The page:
The United States is the only country to issue “report cards” on how all the other nations of the world measure up to our expectations. Perhaps some introspection is in order to assess our own grades.


In the last 4 years General Motors lost 72 billion dollars in profits. Instead of reorganizing their corporate structure or actually building a car people might want to buy, the US government breathed billions of dollars into GM to keep their failed business model alive. And where did this money come from, money US taxpayers will have to repay? We borrowed it from China who, as the bailout proceeded, announced their development of an all-electric car that will be available in a few years and will cost less than $20K.


So connect the dots. We borrow from China to bail out the inept managers of yesterday’s technologies while the Chinese pioneer tomorrow’s.  And for all their hard work in thus mortgaging our future Congress awarded themselves with a raise last month.


In 2008 alone we increased our national debt by 1.3 trillion dollars bringing our total federal deficit to 67.5% of our Gross Domestic Product. I am no economist, but something tells me that’s bad. Terribly bad. No wonder Thomas Friedman said our whole country is like one big General Motors. GM R Us.


Yet our delusions about ourselves and the world persist. Just to take one example: “the French are lazy pacifists who make little more than perfume and wine.” In reality, the French military has been much more active in the post-WWII era than most European countries. Moreover, French President Sarkozy was prominent in brokering deals between Israel and Gaza, Russia and Georgia, and solving the problem of Somalian pirates in the India Ocean.  That used to be us. 


And by the way, the most important industry in France today is aerospace technology, something that was not lost to the US Air Force who recently gave a 40 million dollar contract to a joint French-European company rather than to Boeing. Congress, supported by lobbyists from US firms, was appalled as if contracts are corporate America’s birthright regardless of the quality of work we do.  Brazil too just completed a 12 billion dollar defense contract with the French. It is highly probable that one or two decades ago that would have been with us.


We are choking on the delusion of our own superiority.


But that’s not the only bad grade on our report card. We continue to chide other nations for their human rights violations (China, Russia) even in the wake of Abu Ghraib and Guatanamo. Could our leadership be any more out of touch with the world?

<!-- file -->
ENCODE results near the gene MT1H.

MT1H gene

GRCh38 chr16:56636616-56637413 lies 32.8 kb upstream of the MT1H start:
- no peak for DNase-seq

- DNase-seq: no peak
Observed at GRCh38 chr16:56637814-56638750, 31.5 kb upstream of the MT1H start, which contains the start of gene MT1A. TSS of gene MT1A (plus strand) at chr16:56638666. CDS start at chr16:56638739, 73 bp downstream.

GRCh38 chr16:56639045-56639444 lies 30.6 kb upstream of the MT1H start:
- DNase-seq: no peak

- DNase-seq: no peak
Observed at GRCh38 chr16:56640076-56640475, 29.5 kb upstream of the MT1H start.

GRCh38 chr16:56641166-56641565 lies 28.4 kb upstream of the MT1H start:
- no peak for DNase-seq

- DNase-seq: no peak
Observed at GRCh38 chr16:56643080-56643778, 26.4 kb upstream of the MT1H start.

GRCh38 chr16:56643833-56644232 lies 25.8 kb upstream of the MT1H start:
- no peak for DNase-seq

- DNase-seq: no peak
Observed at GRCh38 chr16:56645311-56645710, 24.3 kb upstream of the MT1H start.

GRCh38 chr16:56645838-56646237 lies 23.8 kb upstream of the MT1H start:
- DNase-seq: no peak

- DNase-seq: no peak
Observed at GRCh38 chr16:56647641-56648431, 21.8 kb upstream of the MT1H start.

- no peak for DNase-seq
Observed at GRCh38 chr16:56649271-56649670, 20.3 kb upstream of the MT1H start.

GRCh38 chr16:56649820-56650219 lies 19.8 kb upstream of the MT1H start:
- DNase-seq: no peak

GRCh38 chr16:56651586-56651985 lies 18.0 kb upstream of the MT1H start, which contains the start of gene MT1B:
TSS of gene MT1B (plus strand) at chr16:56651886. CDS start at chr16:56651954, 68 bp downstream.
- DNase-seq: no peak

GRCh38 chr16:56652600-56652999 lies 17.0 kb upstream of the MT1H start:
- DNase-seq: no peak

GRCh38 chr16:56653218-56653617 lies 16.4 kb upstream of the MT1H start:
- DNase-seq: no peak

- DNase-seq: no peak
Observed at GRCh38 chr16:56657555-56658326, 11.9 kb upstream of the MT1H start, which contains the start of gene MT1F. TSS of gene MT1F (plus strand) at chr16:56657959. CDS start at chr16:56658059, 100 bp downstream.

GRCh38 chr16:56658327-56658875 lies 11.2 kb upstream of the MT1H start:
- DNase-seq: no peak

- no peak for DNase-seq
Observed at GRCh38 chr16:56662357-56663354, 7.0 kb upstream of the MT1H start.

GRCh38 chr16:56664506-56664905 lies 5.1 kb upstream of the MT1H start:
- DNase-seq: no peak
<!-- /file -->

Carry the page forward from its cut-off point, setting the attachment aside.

Yes it could. Last Fall as the economic disaster was becoming the most pressing global issue, Bush failed to mention it once in his speech to the UN General Assembly. Yet he used the word “terrorism” 32 times in 22 minutes making him “the laughing stock of the gray corridors of the UN.”


Last February we instantly recognized the independence of Kosovo but refused to do so with South Ossetia, a region whose independence could be justified on many of the same principles (the politics behind this is not hard to figure out). We continue to push NATO–a military relic of the Cold War–into the former Soviet countries and wonder why Cold War attitudes have revived in Russia. Despite these glaring inconsistencies we cloak our unilateralism in the rhetoric of international principles and expect the world to take us seriously.


And then there’s the homefront. According to data collected by the Atlantic Monthly, several noteworthy trends can be identified between 2000-2008: the number of billionaires rose by 50%, the number of people in poverty increased, and so did the number of people with no health insurance; we have more people in prisons; we have only one state with an obesity rate below 20% (there were 28 such states in 2000); and the amount of disposable income Americans put in savings dropped to about half of one percent during this time while our consumer credit card debt went from 684 billion to almost a trillion dollars. And how did we react to all this? According to the report, we were playing more video games and watching more television.


There was some good news in the report: our oil consumption dropped slightly and violent crime dropped significantly, as did the number of major armed conflicts in the world. Yet in the larger balance, it doesn’t take a teacher to figure out what grade we should get.